The Enlightenment of the Greengage tree by Shokoofeh Azar

The enlightenment of the Greengage Tree  by Shokoofeh Azar

Iranian fiction(Australia)

Original title –  اشراق درخت گوجه سبز

Translator – was named in the Orignal Australian copy but has since been removed from the UK and US editions for their safety

Source – Review copy

Shokoofeh Azar left Iran as a Refugee in 2011 and settled in Australia. She had written many articles and children’s books and was the first Iranian female to walk the SIlk road (I hope we read a description of this journey at some point). This is her first novel since arriving in Australia it was on the shortlist for the Australian version of the old Orange prize the Stella prize and was her first work to be translated to English. This is the latest on the Booker longlist this year.

Around five O’clock the next morning , dad, Beeta and I woke up n the thick morning fog to see the last foxes returning to their dens after hunting Razan’s  chickens and roosters and to feel the wings of the hoopoe just inches away. Mom had once again returned to the highest bough from her peregination among the planets and cities villages, islands, and tribes in time to hear ghd song of thousands and thousands of sparrows, and to see a hedgehog curl up and roll down the forest slope because dad had moved.

The magic realim in this one pasaage grabbed me early on

Shokoofeh was born the same year as I was and the narrator of her book is a few years younger than we are as she is thirteen and narrating the book and the events in the book after she has died Bahar tells the story of her family and the events that followed the Iranian revolution the violence and fervent religious zealots that run the country and the knock-on effect on one family. The family is an academic famil there is much talk early on of the books she loved to read from her father’s precious library. He had already been expelled for the university early on for his socialist views. They lead Tehran thinking that this will save them from the madness of the capital but as they settle in the village of Razan the revolutionary guards reach even reaches there as the country turns mad as this place that was until recently so remote it was years behind the rest of the country also adds a sense of Persian storytelling to the story. as the lines between the real the living and the dead blur, there is a dash of magic realism at play but there is a sense of a young girl using those great stories as a way of avoiding the worst of the violence. the mother disappears, then her brother dies. As the books they loved are burnt music is banned as the regime cracks down this is the portrait of one family’s implosion during the Revolution.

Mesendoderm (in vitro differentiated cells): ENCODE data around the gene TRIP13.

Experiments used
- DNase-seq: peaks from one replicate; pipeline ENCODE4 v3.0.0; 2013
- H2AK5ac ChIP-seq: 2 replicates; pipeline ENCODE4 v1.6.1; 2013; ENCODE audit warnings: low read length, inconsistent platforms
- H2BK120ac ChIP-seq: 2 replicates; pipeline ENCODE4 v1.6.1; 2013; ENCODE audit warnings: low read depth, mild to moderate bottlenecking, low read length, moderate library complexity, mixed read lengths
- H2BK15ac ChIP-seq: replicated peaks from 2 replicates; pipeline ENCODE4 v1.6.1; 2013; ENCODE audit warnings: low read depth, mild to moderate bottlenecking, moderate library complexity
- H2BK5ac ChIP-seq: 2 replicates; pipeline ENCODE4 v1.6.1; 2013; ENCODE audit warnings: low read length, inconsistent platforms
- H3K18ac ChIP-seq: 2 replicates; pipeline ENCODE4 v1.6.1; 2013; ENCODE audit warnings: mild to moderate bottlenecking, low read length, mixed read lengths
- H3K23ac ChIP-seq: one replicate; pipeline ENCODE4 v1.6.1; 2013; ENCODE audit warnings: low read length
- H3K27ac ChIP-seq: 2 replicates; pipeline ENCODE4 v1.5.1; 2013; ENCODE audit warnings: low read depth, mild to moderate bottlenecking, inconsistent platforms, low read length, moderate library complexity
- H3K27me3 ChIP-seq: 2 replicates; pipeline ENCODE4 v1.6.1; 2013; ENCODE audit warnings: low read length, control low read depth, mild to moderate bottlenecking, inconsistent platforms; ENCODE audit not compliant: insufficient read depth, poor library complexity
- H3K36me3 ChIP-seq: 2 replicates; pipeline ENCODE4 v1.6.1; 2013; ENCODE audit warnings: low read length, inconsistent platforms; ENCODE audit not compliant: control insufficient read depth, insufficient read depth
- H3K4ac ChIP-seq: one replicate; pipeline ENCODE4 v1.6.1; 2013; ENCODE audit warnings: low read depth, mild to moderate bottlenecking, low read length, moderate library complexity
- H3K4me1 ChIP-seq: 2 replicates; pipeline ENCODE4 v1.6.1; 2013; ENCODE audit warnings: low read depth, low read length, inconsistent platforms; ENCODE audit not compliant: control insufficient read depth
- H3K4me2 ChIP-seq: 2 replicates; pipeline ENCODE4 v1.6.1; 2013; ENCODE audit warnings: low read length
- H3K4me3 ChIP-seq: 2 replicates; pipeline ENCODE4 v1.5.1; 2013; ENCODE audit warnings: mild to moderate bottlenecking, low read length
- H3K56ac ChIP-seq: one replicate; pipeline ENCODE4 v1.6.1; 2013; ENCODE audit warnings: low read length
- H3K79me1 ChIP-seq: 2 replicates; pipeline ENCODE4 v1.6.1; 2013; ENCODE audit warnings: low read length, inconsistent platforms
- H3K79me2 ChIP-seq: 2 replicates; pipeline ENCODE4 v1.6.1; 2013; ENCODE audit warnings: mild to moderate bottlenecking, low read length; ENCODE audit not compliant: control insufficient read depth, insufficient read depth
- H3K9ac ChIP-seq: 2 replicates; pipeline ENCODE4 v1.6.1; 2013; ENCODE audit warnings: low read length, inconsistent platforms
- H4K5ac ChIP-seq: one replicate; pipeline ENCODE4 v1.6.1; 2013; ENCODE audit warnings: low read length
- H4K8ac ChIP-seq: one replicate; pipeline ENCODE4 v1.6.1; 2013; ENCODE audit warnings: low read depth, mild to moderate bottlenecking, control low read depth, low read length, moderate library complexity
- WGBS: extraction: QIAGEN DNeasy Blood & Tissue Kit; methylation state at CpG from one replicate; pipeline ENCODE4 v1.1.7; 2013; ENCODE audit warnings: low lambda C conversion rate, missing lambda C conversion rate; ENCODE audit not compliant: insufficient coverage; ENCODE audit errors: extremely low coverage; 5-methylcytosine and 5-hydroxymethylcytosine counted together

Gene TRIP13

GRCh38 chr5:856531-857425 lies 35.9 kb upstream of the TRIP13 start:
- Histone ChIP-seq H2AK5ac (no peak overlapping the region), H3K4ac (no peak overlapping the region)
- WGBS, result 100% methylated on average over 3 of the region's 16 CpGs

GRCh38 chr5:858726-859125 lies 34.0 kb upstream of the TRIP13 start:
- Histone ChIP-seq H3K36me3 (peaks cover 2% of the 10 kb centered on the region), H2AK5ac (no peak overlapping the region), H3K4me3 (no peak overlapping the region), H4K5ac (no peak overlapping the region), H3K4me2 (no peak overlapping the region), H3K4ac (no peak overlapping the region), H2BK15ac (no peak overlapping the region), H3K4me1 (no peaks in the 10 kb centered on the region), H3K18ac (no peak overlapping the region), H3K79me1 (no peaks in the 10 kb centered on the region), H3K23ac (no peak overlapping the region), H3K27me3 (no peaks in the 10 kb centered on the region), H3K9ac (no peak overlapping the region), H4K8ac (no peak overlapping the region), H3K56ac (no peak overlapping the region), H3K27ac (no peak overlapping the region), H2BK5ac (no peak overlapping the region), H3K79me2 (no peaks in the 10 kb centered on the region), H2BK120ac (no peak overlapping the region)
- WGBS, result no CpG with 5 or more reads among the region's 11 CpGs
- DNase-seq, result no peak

We counldn’t bear the wailing of Shakespeare and Rumi, Hafez and Confucius, Zoroaster, Budha and Khayyam any longer, so we set off towards the house. En route from the village square, towards te alley and up the slope to our grove. I sa with my own eyes how clumps of dad’s hair had turned grey. For seven days after that, no one in the house said a word. Standing in the porch as the fire and smoke from the books filled the valle, and the breeze spread far and wide the burnt smell of the feather by Matheson, even Mom cried meanwhile, Sohrab was keeping watch from atop a distant tree. The house had abruptly become devoid of cheer. It became silent, Empty. Hollow

The shock of losing there books as they are burnt.

I admit this had passed me by before the longlist although my fellow Blogger Lisa at Anzlitlover was a huge fan of the book when it came out. It came out a few years earlier via the greatly named WIld dingo press I even missed her enthusiasm which I should have noted she is someone whose opinion I value. Anyway, this is one of my favorites from the longlist so far it mixes a bit of Salman Rushdie, a dash of Marquez  and maybe a dash of Mo Yan and moves it too Iranian. A brave book that could only be written from the distance of Australia now more than forty years after the regime still isn’t willing to have a novel written that questions what happen to people those educated ok Western but still through there love of books very much in touch with there Persian world. This is what I love about the booker it always brings a couple of books that Had passed me by completely.

3 Comments (+add yours?)

  1. Lisa Hill
    Mar 25, 2020 @ 22:11:50

    LOL See, I knew you’d love this book!
    Seriously, none of us can keep up with everything…
    Wouldn’t it be exciting if it won! It would be the first time a book from Australia won, proving to the world that if a translated *Australian* book can win, we are not the monolingual, mono-cultural outpost of Britain that people think we are.

    Reply

  2. 1streading
    Mar 26, 2020 @ 14:33:12

    Having read quite a few now, I really hope this makes the short list.

    Reply

  3. Trackback: That was the month that was March 2020 | Winstonsdad's Blog

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